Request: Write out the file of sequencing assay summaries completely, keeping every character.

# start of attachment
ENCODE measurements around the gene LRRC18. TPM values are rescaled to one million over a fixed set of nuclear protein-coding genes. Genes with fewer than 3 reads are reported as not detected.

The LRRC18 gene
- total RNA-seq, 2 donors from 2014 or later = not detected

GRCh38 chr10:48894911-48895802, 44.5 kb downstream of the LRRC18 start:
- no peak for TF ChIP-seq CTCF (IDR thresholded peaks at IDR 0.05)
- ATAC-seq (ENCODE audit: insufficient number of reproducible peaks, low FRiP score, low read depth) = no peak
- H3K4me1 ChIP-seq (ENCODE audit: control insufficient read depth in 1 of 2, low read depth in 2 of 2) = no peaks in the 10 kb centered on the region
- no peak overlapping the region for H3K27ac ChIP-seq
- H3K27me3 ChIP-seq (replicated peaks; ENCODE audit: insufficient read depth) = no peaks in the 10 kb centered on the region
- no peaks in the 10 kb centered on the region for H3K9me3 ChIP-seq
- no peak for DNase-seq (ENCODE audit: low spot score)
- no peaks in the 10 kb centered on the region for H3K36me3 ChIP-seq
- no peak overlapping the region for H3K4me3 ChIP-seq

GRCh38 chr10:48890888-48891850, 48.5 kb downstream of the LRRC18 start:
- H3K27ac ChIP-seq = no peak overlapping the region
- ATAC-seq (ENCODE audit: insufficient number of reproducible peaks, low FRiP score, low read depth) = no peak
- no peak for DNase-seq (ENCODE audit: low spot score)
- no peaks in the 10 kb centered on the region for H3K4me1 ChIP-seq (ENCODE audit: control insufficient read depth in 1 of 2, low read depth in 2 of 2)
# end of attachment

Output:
ENCODE measurements around the gene LRRC18. TPM values are rescaled to one million over a fixed set of nuclear protein-coding genes. Genes with fewer than 3 reads are reported as not detected.

The LRRC18 gene
- total RNA-seq, 2 donors from 2014 or later = not detected

GRCh38 chr10:48894911-48895802, 44.5 kb downstream of the LRRC18 start:
- no peak for TF ChIP-seq CTCF (IDR thresholded peaks at IDR 0.05)
- ATAC-seq (ENCODE audit: insufficient number of reproducible peaks, low FRiP score, low read depth) = no peak
- H3K4me1 ChIP-seq (ENCODE audit: control insufficient read depth in 1 of 2, low read depth in 2 of 2) = no peaks in the 10 kb centered on the region
- no peak overlapping the region for H3K27ac ChIP-seq
- H3K27me3 ChIP-seq (replicated peaks; ENCODE audit: insufficient read depth) = no peaks in the 10 kb centered on the region
- no peaks in the 10 kb centered on the region for H3K9me3 ChIP-seq
- no peak for DNase-seq (ENCODE audit: low spot score)
- no peaks in the 10 kb centered on the region for H3K36me3 ChIP-seq
- no peak overlapping the region for H3K4me3 ChIP-seq

GRCh38 chr10:48890888-48891850, 48.5 kb downstream of the LRRC18 start:
- H3K27ac ChIP-seq = no peak overlapping the region
- ATAC-seq (ENCODE audit: insufficient number of reproducible peaks, low FRiP score, low read depth) = no peak
- no peak for DNase-seq (ENCODE audit: low spot score)
- no peaks in the 10 kb centered on the region for H3K4me1 ChIP-seq (ENCODE audit: control insufficient read depth in 1 of 2, low read depth in 2 of 2)